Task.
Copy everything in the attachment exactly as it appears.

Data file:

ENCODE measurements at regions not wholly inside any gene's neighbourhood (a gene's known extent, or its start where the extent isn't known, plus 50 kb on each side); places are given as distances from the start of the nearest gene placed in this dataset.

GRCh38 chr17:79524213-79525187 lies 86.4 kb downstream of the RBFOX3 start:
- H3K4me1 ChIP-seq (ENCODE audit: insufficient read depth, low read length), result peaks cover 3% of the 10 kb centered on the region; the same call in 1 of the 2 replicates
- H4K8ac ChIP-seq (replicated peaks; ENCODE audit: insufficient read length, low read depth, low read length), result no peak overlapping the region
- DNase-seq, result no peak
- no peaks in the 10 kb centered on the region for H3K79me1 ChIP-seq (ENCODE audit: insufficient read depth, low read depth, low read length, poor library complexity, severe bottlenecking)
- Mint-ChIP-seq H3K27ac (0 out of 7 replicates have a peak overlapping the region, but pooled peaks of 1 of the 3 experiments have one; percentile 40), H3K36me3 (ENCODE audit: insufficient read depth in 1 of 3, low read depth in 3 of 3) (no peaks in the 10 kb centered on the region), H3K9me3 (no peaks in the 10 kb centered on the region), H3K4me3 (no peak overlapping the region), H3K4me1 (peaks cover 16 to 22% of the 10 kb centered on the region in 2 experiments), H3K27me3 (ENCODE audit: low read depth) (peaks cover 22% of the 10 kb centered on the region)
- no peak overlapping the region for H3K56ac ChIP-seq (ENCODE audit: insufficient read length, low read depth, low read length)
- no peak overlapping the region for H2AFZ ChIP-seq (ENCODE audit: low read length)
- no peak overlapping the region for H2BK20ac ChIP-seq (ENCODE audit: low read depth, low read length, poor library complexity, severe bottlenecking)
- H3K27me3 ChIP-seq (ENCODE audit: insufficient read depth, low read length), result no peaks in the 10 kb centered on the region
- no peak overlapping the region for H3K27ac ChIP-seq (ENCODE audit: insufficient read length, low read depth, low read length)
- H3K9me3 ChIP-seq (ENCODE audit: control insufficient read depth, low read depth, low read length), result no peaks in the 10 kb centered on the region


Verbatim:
ENCODE measurements at regions not wholly inside any gene's neighbourhood (a gene's known extent, or its start where the extent isn't known, plus 50 kb on each side); places are given as distances from the start of the nearest gene placed in this dataset.

GRCh38 chr17:79524213-79525187 lies 86.4 kb downstream of the RBFOX3 start:
- H3K4me1 ChIP-seq (ENCODE audit: insufficient read depth, low read length), result peaks cover 3% of the 10 kb centered on the region; the same call in 1 of the 2 replicates
- H4K8ac ChIP-seq (replicated peaks; ENCODE audit: insufficient read length, low read depth, low read length), result no peak overlapping the region
- DNase-seq, result no peak
- no peaks in the 10 kb centered on the region for H3K79me1 ChIP-seq (ENCODE audit: insufficient read depth, low read depth, low read length, poor library complexity, severe bottlenecking)
- Mint-ChIP-seq H3K27ac (0 out of 7 replicates have a peak overlapping the region, but pooled peaks of 1 of the 3 experiments have one; percentile 40), H3K36me3 (ENCODE audit: insufficient read depth in 1 of 3, low read depth in 3 of 3) (no peaks in the 10 kb centered on the region), H3K9me3 (no peaks in the 10 kb centered on the region), H3K4me3 (no peak overlapping the region), H3K4me1 (peaks cover 16 to 22% of the 10 kb centered on the region in 2 experiments), H3K27me3 (ENCODE audit: low read depth) (peaks cover 22% of the 10 kb centered on the region)
- no peak overlapping the region for H3K56ac ChIP-seq (ENCODE audit: insufficient read length, low read depth, low read length)
- no peak overlapping the region for H2AFZ ChIP-seq (ENCODE audit: low read length)
- no peak overlapping the region for H2BK20ac ChIP-seq (ENCODE audit: low read depth, low read length, poor library complexity, severe bottlenecking)
- H3K27me3 ChIP-seq (ENCODE audit: insufficient read depth, low read length), result no peaks in the 10 kb centered on the region
- no peak overlapping the region for H3K27ac ChIP-seq (ENCODE audit: insufficient read length, low read depth, low read length)
- H3K9me3 ChIP-seq (ENCODE audit: control insufficient read depth, low read depth, low read length), result no peaks in the 10 kb centered on the region